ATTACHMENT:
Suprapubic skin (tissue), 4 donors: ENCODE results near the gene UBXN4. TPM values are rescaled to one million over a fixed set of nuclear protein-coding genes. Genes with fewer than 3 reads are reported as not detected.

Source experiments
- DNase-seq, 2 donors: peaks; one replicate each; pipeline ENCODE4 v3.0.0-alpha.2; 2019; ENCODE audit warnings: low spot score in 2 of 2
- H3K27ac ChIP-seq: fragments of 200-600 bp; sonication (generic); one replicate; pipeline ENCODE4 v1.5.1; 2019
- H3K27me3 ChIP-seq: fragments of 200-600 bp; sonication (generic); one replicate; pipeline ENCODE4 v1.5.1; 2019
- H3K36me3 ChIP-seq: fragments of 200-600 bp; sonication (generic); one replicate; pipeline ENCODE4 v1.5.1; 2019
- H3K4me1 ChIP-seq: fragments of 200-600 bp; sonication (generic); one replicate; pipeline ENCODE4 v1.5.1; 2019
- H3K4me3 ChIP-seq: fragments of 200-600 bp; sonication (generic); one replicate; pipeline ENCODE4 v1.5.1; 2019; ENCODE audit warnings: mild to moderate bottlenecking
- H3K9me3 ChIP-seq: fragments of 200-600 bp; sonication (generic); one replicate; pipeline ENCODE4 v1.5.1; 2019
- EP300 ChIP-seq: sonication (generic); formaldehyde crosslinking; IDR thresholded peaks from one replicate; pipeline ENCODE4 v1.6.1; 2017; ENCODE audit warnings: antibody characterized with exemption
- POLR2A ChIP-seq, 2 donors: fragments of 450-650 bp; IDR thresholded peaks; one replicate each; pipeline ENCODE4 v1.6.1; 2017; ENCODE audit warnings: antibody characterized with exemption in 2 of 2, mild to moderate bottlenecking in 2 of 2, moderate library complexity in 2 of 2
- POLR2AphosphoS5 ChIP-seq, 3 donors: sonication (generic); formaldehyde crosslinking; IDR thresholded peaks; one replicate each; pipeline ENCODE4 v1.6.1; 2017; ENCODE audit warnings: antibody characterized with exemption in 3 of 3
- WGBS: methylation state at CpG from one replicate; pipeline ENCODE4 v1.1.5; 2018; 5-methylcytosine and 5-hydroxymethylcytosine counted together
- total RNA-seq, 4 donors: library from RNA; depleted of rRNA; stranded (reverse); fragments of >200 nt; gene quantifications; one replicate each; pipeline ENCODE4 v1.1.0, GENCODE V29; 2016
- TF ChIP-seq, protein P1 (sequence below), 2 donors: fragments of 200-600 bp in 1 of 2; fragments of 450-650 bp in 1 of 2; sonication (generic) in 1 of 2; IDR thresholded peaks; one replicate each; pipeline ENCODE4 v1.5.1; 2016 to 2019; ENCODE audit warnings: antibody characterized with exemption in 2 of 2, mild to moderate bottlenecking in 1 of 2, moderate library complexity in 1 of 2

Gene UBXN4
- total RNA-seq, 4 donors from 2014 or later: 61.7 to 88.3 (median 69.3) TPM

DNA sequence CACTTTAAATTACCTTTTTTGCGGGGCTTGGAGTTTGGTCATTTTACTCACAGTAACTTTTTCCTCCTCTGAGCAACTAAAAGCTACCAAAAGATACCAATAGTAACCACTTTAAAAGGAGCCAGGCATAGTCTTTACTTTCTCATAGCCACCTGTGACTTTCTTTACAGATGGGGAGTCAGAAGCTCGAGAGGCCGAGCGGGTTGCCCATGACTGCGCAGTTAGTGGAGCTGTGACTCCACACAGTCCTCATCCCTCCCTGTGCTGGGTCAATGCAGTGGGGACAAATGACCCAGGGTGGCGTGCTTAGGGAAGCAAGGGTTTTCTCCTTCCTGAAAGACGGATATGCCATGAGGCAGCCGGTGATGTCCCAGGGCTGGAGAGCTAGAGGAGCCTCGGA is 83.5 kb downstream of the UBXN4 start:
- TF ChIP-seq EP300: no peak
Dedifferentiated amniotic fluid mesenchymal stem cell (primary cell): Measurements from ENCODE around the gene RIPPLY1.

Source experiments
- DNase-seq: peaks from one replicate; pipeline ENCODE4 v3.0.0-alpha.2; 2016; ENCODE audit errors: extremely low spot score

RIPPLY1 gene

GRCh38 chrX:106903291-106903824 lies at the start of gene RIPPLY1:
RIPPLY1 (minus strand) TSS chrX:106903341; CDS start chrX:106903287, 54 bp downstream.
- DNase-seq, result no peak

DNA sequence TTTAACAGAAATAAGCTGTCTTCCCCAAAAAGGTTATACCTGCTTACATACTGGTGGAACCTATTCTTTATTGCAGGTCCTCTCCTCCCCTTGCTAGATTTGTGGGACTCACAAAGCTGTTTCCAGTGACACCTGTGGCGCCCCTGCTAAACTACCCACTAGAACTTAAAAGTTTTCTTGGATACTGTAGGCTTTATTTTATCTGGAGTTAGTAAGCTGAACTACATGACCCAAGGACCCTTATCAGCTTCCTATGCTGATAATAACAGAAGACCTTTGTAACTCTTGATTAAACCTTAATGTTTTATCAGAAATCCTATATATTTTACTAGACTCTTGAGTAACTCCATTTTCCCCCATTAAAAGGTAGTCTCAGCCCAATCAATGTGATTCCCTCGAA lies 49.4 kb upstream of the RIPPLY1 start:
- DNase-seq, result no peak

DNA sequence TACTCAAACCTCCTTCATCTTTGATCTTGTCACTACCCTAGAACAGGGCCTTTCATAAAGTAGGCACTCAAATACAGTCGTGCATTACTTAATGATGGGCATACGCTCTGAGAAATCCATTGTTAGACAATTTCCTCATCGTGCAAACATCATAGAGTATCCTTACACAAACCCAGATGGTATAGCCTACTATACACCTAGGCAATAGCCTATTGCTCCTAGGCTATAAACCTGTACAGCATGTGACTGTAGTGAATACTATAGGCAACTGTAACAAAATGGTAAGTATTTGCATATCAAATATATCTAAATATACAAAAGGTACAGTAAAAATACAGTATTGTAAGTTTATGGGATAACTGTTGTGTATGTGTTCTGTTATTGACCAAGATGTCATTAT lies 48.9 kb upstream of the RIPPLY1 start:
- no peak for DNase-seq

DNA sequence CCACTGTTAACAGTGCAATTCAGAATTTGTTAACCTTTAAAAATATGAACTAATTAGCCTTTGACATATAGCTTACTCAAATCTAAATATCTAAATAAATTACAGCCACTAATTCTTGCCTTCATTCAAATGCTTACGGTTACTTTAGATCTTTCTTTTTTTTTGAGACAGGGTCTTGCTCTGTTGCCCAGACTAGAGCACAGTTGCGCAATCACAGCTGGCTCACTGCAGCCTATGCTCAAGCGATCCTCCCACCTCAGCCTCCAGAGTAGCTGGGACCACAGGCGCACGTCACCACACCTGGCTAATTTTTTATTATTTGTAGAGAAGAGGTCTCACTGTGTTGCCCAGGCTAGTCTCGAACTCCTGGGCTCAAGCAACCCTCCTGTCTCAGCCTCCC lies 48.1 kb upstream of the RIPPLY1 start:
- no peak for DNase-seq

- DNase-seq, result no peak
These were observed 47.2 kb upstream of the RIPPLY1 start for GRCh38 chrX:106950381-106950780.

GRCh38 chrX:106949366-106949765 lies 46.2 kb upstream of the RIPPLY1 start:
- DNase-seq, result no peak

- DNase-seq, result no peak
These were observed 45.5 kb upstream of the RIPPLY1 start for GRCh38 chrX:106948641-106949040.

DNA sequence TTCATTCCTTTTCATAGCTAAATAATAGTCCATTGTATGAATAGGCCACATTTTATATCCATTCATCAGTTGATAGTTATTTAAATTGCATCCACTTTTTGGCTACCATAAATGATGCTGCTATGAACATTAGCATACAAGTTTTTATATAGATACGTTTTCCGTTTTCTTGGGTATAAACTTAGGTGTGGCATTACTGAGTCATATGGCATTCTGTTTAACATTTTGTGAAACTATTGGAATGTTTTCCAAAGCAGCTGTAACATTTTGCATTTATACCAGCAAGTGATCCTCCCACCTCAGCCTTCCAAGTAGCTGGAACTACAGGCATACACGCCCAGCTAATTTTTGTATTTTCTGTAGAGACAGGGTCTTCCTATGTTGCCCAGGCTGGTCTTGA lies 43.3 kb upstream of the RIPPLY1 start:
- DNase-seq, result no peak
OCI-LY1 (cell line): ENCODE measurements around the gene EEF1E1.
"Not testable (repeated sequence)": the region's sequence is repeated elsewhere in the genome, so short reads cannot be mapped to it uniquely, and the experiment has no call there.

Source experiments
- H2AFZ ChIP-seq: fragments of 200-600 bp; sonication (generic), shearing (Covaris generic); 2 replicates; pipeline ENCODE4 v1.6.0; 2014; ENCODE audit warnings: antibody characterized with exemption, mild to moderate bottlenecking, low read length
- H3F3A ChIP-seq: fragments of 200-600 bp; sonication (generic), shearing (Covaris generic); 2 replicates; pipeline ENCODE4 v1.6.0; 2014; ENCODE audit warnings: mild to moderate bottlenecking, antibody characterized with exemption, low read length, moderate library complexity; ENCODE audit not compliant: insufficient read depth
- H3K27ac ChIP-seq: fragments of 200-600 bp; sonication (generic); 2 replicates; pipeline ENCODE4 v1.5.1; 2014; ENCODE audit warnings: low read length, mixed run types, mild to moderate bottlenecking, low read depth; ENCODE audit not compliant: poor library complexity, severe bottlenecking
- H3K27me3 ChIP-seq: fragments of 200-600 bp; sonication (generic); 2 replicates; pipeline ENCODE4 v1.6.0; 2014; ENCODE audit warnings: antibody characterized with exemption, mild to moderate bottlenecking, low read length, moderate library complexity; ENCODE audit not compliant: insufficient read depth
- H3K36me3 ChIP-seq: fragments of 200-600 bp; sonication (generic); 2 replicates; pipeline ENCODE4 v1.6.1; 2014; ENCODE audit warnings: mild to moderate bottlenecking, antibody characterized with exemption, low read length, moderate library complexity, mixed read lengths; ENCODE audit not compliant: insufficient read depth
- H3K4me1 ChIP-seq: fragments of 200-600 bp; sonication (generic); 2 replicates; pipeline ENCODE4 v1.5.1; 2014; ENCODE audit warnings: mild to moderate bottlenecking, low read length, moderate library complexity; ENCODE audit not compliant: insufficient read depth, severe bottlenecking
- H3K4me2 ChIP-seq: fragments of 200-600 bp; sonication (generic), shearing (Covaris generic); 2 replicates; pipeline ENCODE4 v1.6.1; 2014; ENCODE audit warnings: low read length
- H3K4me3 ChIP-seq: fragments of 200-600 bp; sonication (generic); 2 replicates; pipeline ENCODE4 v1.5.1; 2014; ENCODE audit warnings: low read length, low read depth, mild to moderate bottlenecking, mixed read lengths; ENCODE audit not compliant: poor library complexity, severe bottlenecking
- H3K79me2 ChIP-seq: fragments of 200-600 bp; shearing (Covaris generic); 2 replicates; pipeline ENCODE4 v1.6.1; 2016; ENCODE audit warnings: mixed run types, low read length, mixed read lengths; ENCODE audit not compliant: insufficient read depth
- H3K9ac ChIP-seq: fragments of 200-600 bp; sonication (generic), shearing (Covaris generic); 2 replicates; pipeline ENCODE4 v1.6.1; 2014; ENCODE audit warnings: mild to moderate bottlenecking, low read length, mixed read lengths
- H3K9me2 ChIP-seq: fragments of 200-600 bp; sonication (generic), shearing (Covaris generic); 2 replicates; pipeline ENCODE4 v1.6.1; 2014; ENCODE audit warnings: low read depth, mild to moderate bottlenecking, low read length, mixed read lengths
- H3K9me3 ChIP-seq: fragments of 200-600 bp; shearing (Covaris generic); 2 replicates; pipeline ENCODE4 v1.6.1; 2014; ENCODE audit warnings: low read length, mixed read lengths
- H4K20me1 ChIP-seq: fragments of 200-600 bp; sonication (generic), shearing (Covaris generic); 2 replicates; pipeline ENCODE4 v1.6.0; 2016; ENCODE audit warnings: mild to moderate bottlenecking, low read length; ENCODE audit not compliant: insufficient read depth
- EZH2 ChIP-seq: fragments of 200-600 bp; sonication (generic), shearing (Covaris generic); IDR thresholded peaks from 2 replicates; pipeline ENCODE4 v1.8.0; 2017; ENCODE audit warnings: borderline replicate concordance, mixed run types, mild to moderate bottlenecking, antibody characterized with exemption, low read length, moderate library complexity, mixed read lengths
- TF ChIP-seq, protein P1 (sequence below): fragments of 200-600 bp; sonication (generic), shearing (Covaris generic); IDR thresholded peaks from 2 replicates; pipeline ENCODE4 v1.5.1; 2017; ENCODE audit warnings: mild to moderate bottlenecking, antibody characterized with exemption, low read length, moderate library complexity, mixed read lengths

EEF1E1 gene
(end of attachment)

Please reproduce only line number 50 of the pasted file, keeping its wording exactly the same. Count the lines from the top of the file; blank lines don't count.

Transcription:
- H3K4me2 ChIP-seq: fragments of 200-600 bp; sonication (generic), shearing (Covaris generic); 2 replicates; pipeline ENCODE4 v1.6.1; 2014; ENCODE audit warnings: low read length